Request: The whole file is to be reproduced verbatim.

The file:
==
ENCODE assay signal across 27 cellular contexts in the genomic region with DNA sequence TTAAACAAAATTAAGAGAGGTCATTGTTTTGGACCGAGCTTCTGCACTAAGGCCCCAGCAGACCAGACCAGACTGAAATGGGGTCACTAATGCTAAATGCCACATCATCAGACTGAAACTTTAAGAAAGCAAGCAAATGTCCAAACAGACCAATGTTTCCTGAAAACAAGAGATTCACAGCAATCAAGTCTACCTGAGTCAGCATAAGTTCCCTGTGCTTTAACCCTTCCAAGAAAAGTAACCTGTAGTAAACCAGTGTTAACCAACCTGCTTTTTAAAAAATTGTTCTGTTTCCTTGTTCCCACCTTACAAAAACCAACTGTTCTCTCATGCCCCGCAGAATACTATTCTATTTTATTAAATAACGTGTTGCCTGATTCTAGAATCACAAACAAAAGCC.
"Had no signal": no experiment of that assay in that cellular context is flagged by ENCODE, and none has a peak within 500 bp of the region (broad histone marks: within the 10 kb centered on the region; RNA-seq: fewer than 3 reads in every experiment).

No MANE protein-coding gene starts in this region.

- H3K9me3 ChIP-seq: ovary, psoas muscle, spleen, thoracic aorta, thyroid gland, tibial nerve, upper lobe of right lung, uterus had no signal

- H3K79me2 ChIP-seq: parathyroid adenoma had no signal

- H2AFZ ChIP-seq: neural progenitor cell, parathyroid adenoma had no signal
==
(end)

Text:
ENCODE assay signal across 27 cellular contexts in the genomic region with DNA sequence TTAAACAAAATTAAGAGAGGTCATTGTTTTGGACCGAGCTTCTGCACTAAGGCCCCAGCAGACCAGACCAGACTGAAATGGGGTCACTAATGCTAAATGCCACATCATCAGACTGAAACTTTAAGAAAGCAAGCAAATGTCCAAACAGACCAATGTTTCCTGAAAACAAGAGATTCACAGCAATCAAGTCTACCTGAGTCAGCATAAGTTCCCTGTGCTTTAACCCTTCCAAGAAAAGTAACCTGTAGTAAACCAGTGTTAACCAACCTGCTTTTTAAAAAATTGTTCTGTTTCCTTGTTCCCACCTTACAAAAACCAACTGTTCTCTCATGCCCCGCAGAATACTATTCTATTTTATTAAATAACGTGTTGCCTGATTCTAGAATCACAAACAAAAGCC.
"Had no signal": no experiment of that assay in that cellular context is flagged by ENCODE, and none has a peak within 500 bp of the region (broad histone marks: within the 10 kb centered on the region; RNA-seq: fewer than 3 reads in every experiment).

No MANE protein-coding gene starts in this region.

- H3K9me3 ChIP-seq: ovary, psoas muscle, spleen, thoracic aorta, thyroid gland, tibial nerve, upper lobe of right lung, uterus had no signal

- H3K79me2 ChIP-seq: parathyroid adenoma had no signal

- H2AFZ ChIP-seq: neural progenitor cell, parathyroid adenoma had no signal